Smieja, B. (2003). Language Pluralism in Botswana: Hope or Hurdle? Frankfurt: Peter Lang

Thompson, R. H. (1989). Theories of Ethnicity: A Critical Appraisal. New York: Greenwood

Visser, H. (2000). Language and cultural empowerment of the Khoesan people: The Naro experience. In H. M. Batibo and B. Smieja (eds.), Botswana: The Future of the Minority Languages. pp. 193-215. Frankfurt am Main: Peter Lang.




DOI: http://dx.doi.org/10.3968/n

Refbacks

  • There are currently no refbacks.


Copyright (c)




Share us to:   


Reminder

How to do online submission to another Journal?

If you have already registered in Journal A, then how can you submit another article to Journal B? It takes two steps to make it happen:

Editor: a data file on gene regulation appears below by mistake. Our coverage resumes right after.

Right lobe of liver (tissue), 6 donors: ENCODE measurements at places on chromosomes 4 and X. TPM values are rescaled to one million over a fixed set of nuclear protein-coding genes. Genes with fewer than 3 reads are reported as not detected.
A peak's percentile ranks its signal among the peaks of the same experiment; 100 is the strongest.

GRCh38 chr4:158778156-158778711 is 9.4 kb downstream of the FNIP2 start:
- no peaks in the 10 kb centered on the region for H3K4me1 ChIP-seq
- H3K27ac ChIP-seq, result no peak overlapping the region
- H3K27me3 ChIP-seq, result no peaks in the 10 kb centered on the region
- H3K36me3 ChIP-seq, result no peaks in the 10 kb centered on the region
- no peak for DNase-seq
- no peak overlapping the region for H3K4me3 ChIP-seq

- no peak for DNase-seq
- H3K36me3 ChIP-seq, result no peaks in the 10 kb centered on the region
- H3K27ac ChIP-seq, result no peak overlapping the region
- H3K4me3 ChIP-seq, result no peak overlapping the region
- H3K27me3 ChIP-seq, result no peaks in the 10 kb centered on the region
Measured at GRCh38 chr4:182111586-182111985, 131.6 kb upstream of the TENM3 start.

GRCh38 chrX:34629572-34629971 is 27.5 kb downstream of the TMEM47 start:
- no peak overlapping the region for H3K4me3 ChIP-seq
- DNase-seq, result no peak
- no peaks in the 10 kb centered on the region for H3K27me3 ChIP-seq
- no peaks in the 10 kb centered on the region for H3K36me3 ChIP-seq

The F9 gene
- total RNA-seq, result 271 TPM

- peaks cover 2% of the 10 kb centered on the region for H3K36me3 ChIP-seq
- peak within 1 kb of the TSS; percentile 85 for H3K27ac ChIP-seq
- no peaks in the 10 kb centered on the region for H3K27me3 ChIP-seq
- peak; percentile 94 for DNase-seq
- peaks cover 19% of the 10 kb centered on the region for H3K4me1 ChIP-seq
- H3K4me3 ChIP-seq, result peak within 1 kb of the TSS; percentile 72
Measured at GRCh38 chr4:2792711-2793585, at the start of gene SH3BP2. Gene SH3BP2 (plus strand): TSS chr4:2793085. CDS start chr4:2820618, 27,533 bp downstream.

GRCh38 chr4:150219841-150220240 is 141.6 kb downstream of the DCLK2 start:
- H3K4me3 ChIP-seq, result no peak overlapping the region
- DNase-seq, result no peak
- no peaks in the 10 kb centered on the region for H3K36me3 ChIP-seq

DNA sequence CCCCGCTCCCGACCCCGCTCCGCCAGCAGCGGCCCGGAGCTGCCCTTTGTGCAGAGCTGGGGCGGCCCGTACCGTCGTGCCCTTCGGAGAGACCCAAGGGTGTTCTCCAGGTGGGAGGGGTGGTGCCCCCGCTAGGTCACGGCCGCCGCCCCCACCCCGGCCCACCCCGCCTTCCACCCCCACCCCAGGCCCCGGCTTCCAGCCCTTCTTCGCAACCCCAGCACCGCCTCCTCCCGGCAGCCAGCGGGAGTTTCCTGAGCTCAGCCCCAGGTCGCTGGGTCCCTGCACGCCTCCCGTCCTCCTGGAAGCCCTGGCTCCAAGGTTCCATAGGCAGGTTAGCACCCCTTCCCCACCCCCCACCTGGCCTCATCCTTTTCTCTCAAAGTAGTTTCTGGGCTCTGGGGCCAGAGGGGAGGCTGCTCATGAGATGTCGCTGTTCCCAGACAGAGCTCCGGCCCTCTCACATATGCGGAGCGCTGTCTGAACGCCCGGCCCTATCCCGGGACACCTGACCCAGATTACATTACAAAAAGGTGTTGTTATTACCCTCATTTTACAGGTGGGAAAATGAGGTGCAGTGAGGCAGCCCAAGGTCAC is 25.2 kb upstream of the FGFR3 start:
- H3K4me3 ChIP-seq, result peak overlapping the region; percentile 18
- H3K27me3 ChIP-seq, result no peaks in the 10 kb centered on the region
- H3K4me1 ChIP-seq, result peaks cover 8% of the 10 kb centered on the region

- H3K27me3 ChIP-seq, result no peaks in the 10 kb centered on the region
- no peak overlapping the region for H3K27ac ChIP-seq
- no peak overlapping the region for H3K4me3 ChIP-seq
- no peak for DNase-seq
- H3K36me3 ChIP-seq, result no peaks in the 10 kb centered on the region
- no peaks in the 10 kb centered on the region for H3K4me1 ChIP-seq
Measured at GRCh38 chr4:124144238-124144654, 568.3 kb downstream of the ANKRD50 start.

1. Register yourself in Journal B as an Author

Find the journal you want to submit to in CATEGORIES, click on “VIEW JOURNAL”, “Online Submissions”, “GO TO LOGIN” and “Edit My Profile”. Check “Author” on the “Edit Profile” page, then “Save”.

2. Submission

Go to “User Home”, and click on “Author” under the name of Journal B. You may start a New Submission by clicking on “CLICK HERE”.


We only use three mailboxes as follows to deal with issues about paper acceptance, payment and submission of electronic versions of our journals to databases: caooc@hotmail.com; sll@cscanada.net; sll@cscanada.org

 Articles published in Studies in Literature and Language are licensed under Creative Commons Attribution 4.0 (CC-BY).

 STUDIES IN LITERATURE AND LANGUAGE Editorial Office

Address: 1020 Bouvier Street, Suite 400, Quebec City, Quebec, G2K 0K9, Canada. 
Telephone: 1-514-558 6138 
Website: Http://www.cscanada.net; Http://www.cscanada.org 
E-mailoffice@cscanada.net; office@cscanada.org; caooc@hotmail.com

Copyright © 2010 Canadian Academy of Oriental and Occidental Culture